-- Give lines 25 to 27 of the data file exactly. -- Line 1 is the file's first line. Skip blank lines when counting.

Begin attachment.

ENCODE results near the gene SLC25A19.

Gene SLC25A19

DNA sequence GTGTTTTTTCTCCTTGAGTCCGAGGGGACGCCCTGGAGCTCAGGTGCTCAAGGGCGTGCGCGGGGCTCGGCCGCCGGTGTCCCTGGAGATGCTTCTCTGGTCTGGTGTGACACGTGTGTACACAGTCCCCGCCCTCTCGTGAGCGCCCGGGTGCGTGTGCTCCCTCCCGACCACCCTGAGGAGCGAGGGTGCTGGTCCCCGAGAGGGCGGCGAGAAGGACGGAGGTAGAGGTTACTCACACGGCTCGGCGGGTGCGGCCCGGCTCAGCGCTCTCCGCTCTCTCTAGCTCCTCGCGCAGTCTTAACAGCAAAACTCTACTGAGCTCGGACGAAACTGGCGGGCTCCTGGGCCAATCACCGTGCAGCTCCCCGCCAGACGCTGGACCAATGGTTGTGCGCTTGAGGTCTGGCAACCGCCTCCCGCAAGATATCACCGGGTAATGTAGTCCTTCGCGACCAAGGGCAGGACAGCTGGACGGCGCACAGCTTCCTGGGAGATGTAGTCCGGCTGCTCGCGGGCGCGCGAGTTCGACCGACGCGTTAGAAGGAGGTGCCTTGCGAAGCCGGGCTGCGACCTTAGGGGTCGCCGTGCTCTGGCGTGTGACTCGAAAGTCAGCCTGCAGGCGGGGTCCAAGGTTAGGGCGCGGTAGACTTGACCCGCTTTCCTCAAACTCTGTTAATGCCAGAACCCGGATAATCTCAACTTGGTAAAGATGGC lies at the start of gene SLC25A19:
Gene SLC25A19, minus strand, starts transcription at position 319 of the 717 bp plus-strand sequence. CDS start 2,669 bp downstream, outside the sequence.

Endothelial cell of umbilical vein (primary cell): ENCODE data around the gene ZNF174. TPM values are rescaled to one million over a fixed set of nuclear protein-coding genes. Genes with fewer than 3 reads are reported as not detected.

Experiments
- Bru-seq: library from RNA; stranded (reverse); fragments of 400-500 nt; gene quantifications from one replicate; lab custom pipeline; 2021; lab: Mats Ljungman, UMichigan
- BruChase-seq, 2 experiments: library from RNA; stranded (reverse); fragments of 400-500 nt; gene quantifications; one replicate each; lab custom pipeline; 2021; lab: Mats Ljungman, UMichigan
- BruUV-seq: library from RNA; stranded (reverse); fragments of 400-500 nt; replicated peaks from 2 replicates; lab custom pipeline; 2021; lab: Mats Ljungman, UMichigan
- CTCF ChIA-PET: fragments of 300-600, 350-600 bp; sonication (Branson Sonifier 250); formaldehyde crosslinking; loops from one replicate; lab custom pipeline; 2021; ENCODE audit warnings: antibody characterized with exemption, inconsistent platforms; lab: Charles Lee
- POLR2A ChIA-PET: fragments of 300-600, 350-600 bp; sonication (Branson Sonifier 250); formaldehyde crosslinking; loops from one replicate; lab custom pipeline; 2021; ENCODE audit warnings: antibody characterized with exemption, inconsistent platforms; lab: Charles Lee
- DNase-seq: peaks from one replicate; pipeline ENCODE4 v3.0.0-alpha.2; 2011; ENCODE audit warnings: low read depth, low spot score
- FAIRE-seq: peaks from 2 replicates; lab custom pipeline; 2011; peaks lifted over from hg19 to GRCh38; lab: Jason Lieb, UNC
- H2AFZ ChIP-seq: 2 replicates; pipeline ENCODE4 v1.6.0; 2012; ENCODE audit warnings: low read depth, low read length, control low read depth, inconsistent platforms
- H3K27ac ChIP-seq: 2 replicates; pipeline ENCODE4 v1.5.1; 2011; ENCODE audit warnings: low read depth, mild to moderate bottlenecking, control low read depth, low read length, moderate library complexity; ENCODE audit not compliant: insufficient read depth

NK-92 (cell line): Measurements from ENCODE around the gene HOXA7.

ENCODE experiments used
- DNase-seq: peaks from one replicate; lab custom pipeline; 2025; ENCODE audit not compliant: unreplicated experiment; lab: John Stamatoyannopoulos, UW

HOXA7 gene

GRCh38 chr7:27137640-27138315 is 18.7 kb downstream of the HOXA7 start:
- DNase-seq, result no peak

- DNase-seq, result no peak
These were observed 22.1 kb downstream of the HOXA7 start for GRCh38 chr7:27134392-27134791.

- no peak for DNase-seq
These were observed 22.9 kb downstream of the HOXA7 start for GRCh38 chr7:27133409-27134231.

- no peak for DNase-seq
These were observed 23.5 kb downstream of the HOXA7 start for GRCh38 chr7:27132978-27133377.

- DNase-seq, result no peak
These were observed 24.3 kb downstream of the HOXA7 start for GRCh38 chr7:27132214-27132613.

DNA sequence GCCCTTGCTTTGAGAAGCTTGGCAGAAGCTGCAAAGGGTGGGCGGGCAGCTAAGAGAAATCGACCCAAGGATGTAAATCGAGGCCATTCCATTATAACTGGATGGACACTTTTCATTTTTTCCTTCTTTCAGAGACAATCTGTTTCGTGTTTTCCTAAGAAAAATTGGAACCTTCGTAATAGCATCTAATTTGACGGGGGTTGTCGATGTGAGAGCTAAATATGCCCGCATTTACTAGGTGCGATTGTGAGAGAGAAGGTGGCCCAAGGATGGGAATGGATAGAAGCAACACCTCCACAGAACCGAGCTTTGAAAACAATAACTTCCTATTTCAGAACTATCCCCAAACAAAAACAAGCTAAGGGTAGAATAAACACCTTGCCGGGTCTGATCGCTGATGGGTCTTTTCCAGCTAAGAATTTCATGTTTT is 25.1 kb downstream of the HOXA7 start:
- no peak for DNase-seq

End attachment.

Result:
These were observed 22.9 kb downstream of the HOXA7 start for GRCh38 chr7:27133409-27134231.

- no peak for DNase-seq
These were observed 23.5 kb downstream of the HOXA7 start for GRCh38 chr7:27132978-27133377.